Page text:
By Madelaine Elam, Humanities
I was not expecting to be able to use resources such as television shows and movies when I first came to Florida Tech. I thought that I would just be reading huge quantities of books. When I took some of the Humanities classes offered at Florida Tech, however, there were television shows and movies required for the courses! While it was not required, I was able to use a few Doctor Who episodes in both class discussion and a few papers for the Humanities Junior Seminar Class.
The Humanities Junior Seminar class (HUM 3905) is for Juniors who might be approaching the Senior Tombstone – I mean – Capstone project. In this class, we students experienced some of the research techniques that would be used for the Capstone project. The Capstone Project is the Senior Design Project for the School of Arts and Communication. For this year long project, students research a topic of their choice, write a forty page paper, and then present his or her research to the faculty of the School of Arts and Communication. The Humanities Junior Seminar was based on a question: how does society view technology? While the class was mainly instructed by Dr. Lisa Perdigao, many of the Humanities instructors guest lectured, including Dr. Taylor, Dr. Tenga, Dr. Ruane, Dr. Patterson, Dr. Roseine, and Dr. Aberdien. Each of these professors presented different aspects of technology and how people view and interpret these areas of technology. Dr. Perdigao also had us watch various film and television shows, including The Island (2005), Almost Human (2014), and Fringe (2008-13), among others.
So, why did I use Doctor Who in this class? Well, I decided to focus on the topic of cloning technology and how that influenced not only humanity but also the Fine Arts. So, when I tried to think of television or film sources, I realized that there were a few episode of Doctor Who that dealt with cloning, including Season 6 episodes, “The Rebel Flesh” and “The Almost People”. In these episodes, the humans clone themselves in order to prevent harm from their work environment, which raises the problem of originality in that two different people (who are really the same) are claiming one life, one set of memories, and one history.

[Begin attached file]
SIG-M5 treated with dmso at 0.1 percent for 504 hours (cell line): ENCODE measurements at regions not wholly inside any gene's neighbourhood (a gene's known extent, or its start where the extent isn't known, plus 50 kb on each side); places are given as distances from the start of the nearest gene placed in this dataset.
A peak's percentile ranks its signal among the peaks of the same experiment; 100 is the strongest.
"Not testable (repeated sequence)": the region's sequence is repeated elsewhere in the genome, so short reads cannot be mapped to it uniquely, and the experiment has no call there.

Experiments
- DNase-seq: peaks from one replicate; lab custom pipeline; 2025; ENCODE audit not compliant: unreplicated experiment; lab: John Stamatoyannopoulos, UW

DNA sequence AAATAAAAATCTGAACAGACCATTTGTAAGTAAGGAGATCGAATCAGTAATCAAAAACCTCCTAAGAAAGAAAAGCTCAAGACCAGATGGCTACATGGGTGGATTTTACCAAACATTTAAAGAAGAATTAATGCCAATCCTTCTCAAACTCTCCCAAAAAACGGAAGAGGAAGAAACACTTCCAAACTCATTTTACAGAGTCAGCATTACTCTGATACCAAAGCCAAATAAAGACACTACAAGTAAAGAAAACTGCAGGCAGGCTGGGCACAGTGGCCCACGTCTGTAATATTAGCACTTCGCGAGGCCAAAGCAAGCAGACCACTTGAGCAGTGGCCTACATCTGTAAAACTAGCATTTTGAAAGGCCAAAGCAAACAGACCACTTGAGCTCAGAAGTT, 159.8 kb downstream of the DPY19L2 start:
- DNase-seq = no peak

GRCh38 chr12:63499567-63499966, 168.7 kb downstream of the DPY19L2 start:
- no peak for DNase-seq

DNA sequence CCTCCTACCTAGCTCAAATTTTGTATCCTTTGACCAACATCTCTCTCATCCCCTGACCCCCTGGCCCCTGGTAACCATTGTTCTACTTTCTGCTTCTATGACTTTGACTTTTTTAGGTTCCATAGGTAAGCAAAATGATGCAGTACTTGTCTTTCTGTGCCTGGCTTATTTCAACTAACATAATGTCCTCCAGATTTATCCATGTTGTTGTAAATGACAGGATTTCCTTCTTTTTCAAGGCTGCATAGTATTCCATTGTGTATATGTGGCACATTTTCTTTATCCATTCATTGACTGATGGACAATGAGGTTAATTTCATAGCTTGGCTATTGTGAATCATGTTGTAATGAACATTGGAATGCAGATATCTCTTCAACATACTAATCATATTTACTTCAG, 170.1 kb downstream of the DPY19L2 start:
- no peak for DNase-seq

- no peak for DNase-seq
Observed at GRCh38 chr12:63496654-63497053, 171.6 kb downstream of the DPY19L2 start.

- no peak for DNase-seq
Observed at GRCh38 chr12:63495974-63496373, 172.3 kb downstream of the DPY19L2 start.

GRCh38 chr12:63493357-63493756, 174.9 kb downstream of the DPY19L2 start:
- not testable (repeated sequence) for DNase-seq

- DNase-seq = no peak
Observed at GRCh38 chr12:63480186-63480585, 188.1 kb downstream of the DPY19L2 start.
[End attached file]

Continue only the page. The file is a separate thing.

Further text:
Similarly, by the technological advancements that are practically in every pocket of people around the world, the originality of art has become compromised, in that a person can go online and find an image of any piece of art instead of actually going to a museum or gallery where that artwork might be displayed. What’s wrong with this? That piece of art is no longer unique – there is an image of it floating around out in the Internet. Similarly, by cloning yourself, as many students would like to do in the weeks leading up to finals, you are no longer unique, dear reader. There is now another one of you walking around campus, claiming all your memories and feelings as his or her own.
If these ideas sound interesting to you, come to the School of Arts and Communication and see if any of the class that we are offering sound interesting to you! I think you will find that some of these classes are the most interesting, educational, and entertaining classes you might have here at Florida Tech!